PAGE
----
Paying for College
Saving for college can have a very different meaning depending on the current age of your future student. No matter where you are, this guide to planning for college provides information you should be aware of:
The Early Years
From the time you are expecting through the first years of elementary school, college may seem many years away. Time passes quickly though, and college costs are increasing an average of 5 percent annually. Here are some things you should know:
- Advanced planning is important. Know what the cost of a college education will be when your student starts college. According to the CollegeBoard®, in 2033, the four-year tuition for a private school will be upwards of $300,000. The cost for a public, in-state school will be approximately $95,000 or more. These figures are for tuition and do not include other expenses like books or housing.
- At this point, your savings options can include a basic savings accounts, investment accounts, US Savings Bonds, Coverdell education savings accounts or the popular Section 529 college savings programs. Most states offer a 529 college savings program with tax advantages. You can deposit money directly into a 529 plan, and it doesn't necessarily have to be your own state’s plan.
The Pre-Teen Years
If you've already begun saving, now is the time to ensure your plan is still on track to meet rising tuition costs. If you haven't begun saving, it isn’t too late to start. Even if you can’t save enough to cover tuition at this point, any amount can help offset the need for loans.
- Now is a good time to impress upon your student the importance of good grades, community service and extracurricular involvement. All will be important when it comes time to apply for scholarships and other forms of financial aid.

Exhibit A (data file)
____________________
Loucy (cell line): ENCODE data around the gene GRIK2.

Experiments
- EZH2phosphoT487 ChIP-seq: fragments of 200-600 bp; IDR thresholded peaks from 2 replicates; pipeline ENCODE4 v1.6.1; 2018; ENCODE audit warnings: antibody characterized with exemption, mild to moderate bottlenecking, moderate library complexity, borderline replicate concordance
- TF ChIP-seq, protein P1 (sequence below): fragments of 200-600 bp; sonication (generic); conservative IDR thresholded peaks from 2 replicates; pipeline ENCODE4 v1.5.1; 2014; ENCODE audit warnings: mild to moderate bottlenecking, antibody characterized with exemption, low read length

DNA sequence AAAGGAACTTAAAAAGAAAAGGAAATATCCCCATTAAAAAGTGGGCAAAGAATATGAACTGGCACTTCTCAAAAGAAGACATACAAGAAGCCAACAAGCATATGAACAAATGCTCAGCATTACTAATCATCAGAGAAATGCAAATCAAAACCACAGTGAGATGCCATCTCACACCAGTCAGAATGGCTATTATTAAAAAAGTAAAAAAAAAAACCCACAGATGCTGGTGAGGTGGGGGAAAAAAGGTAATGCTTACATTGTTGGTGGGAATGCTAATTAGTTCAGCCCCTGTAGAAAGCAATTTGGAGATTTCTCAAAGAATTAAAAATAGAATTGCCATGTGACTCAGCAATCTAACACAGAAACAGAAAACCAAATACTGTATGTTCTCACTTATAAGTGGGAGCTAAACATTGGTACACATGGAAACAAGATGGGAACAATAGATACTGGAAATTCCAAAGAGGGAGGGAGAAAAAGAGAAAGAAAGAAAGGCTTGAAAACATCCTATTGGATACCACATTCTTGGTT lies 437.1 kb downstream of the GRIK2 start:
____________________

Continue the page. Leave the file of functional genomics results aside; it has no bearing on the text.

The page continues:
- With family expenses, this can be a difficult time to save, but even small amounts can add up. Check out our Budgeting and Saving Money sections for tips on ways to reduce expenses and save more.
The High School Years
Hopefully, at this point, you are well on your way to saving for college. If so, continue to re-evaluate your savings plan regularly and make any adjustments. Your student can also contribute through summer or part-time jobs. If it appears your savings will fall short or you have not begun to save, there are numerous funding options you should be aware of, including financial aid and scholarships.
Financial aid for college students is available through four resources: the Federal government, state government, colleges and universities, and private organizations. To qualify for many types of aid, you should complete the Free Application for Federal Student Aid (FAFSA) at www.fafsa.gov in the second semester of senior year and annually thereafter. The deadline for submitting the FAFSA can vary, so it is best to submit it early in the year, as most federal and state aid is limited and awarded on a first come, first served basis.
The FAFSA gives you access to these types of financial aid:
- Grants – money you won’t have to pay back
- Work-study jobs - paid, part-time work on campus
- Government loans – money you will have to pay back
- Scholarships – some colleges and organizations use the FAFSA for scholarships, so it’s important to complete even if your family won’t qualify for government aid
In addition to completing the FAFSA, you should separately apply for:
- Financial aid at the colleges you are applying to
- Private scholarships through community organizations and businesses.
- Private loans are another option if your college savings will fall short. Old National offers the Smart Option Student Loan®by Sallie Mae®.